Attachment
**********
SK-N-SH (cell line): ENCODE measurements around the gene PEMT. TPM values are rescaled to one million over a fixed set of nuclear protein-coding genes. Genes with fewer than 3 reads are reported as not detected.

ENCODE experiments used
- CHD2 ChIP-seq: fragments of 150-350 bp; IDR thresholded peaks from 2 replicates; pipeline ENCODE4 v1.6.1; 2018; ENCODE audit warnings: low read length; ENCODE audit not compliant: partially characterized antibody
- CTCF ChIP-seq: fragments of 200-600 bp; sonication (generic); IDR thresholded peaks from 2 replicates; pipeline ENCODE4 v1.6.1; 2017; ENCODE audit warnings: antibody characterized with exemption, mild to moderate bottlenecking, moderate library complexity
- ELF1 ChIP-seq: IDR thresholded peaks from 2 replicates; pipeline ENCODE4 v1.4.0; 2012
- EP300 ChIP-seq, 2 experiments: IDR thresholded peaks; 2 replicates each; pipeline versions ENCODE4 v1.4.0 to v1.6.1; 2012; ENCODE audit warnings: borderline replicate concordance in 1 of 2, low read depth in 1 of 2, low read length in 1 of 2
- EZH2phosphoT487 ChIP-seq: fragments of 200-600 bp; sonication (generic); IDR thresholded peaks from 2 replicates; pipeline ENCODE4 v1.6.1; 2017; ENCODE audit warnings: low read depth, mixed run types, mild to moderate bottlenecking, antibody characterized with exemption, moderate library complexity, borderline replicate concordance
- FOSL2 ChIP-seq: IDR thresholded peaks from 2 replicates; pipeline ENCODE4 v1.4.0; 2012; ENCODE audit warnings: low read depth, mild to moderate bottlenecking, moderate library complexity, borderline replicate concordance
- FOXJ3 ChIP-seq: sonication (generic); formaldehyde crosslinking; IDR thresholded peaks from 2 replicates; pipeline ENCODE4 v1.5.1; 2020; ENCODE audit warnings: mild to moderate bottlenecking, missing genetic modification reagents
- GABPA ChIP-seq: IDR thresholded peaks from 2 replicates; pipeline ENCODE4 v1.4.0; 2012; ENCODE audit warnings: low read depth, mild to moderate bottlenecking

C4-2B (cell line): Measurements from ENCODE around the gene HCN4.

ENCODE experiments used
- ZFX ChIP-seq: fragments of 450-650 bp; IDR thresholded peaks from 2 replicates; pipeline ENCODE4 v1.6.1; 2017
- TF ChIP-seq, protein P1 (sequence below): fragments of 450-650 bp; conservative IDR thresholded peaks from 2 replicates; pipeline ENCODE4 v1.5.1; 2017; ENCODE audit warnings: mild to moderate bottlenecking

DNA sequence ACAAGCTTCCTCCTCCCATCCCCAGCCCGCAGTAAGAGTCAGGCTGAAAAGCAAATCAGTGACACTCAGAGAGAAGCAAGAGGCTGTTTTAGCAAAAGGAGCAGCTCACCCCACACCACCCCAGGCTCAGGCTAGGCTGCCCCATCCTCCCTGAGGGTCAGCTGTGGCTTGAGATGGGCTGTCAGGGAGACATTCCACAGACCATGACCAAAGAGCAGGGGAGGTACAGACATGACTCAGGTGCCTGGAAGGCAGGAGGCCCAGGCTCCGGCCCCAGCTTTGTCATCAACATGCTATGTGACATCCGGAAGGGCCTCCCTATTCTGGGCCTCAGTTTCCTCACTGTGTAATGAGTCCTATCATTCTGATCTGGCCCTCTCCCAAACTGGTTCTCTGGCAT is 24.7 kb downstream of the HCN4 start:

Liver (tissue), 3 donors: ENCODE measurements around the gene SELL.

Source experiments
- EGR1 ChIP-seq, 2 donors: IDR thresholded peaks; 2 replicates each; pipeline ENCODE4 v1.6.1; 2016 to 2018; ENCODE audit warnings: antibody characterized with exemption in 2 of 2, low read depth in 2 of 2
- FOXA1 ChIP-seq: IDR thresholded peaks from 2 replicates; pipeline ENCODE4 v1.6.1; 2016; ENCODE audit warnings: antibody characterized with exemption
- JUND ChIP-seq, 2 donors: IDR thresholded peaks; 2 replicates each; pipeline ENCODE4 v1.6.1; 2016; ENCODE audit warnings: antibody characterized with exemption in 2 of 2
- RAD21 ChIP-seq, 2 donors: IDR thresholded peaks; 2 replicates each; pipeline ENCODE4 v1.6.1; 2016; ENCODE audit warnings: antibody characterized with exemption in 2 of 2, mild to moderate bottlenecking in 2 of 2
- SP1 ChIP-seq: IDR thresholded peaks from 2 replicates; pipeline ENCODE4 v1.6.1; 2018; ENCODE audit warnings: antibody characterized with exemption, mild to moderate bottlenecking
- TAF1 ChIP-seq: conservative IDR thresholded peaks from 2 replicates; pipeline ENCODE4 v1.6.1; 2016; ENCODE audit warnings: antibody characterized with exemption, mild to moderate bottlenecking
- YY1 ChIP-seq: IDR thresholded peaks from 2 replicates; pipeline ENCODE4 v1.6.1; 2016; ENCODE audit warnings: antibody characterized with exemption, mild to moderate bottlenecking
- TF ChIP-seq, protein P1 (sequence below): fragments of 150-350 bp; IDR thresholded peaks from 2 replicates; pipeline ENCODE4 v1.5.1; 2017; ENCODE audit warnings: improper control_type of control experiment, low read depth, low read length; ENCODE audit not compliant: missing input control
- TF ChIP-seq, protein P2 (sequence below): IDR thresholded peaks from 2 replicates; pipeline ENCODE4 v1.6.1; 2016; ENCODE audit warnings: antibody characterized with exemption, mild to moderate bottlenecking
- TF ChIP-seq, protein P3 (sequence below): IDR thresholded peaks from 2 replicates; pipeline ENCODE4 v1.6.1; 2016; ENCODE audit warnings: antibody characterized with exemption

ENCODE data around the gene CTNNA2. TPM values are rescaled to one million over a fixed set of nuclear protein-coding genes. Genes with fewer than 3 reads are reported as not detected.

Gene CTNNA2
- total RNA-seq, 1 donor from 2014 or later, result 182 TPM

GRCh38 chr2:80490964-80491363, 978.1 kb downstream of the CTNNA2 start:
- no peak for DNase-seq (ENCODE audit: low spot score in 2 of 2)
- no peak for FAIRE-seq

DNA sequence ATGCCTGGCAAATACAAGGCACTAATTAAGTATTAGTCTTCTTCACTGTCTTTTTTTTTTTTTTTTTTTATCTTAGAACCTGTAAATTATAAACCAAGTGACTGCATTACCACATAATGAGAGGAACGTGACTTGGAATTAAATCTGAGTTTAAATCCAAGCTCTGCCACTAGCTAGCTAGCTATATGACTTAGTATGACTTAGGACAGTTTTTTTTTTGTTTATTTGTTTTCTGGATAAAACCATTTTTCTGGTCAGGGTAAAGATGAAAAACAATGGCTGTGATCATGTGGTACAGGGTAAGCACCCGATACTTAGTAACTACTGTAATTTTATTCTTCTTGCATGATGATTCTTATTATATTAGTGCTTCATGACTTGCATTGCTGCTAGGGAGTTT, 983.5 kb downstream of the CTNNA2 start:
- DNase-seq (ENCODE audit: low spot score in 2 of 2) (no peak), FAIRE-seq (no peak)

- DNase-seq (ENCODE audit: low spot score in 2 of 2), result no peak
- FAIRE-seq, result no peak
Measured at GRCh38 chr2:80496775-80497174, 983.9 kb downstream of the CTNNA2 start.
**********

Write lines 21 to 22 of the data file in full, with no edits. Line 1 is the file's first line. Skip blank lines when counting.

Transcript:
- RAD21 ChIP-seq, 2 donors: IDR thresholded peaks; 2 replicates each; pipeline ENCODE4 v1.6.1; 2016; ENCODE audit warnings: antibody characterized with exemption in 2 of 2, mild to moderate bottlenecking in 2 of 2
- SP1 ChIP-seq: IDR thresholded peaks from 2 replicates; pipeline ENCODE4 v1.6.1; 2018; ENCODE audit warnings: antibody characterized with exemption, mild to moderate bottlenecking